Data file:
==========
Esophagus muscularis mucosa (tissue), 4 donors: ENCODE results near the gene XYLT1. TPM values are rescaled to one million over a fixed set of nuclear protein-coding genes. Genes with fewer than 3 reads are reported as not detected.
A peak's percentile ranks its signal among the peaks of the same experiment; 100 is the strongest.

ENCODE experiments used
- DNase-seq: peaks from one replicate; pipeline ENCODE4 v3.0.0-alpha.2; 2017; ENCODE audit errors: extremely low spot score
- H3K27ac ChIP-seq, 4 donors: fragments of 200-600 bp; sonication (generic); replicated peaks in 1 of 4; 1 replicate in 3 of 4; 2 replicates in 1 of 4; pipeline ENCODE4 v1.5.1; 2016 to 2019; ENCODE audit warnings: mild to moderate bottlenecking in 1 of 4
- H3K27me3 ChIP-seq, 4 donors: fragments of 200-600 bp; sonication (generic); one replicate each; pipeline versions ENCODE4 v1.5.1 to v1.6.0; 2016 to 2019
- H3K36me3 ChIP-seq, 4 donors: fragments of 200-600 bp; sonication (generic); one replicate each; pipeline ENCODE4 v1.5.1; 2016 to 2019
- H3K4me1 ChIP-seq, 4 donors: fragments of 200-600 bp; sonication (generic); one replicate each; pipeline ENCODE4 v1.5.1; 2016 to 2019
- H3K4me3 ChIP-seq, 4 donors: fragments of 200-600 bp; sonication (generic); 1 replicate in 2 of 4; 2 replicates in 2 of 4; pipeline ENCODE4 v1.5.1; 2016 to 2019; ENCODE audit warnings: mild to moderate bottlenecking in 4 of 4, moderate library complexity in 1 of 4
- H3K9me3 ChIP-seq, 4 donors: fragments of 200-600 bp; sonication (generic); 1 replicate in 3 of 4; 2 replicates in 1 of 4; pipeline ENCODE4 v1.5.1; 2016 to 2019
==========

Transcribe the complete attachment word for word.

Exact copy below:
Esophagus muscularis mucosa (tissue), 4 donors: ENCODE results near the gene XYLT1. TPM values are rescaled to one million over a fixed set of nuclear protein-coding genes. Genes with fewer than 3 reads are reported as not detected.
A peak's percentile ranks its signal among the peaks of the same experiment; 100 is the strongest.

ENCODE experiments used
- DNase-seq: peaks from one replicate; pipeline ENCODE4 v3.0.0-alpha.2; 2017; ENCODE audit errors: extremely low spot score
- H3K27ac ChIP-seq, 4 donors: fragments of 200-600 bp; sonication (generic); replicated peaks in 1 of 4; 1 replicate in 3 of 4; 2 replicates in 1 of 4; pipeline ENCODE4 v1.5.1; 2016 to 2019; ENCODE audit warnings: mild to moderate bottlenecking in 1 of 4
- H3K27me3 ChIP-seq, 4 donors: fragments of 200-600 bp; sonication (generic); one replicate each; pipeline versions ENCODE4 v1.5.1 to v1.6.0; 2016 to 2019
- H3K36me3 ChIP-seq, 4 donors: fragments of 200-600 bp; sonication (generic); one replicate each; pipeline ENCODE4 v1.5.1; 2016 to 2019
- H3K4me1 ChIP-seq, 4 donors: fragments of 200-600 bp; sonication (generic); one replicate each; pipeline ENCODE4 v1.5.1; 2016 to 2019
- H3K4me3 ChIP-seq, 4 donors: fragments of 200-600 bp; sonication (generic); 1 replicate in 2 of 4; 2 replicates in 2 of 4; pipeline ENCODE4 v1.5.1; 2016 to 2019; ENCODE audit warnings: mild to moderate bottlenecking in 4 of 4, moderate library complexity in 1 of 4
- H3K9me3 ChIP-seq, 4 donors: fragments of 200-600 bp; sonication (generic); 1 replicate in 3 of 4; 2 replicates in 1 of 4; pipeline ENCODE4 v1.5.1; 2016 to 2019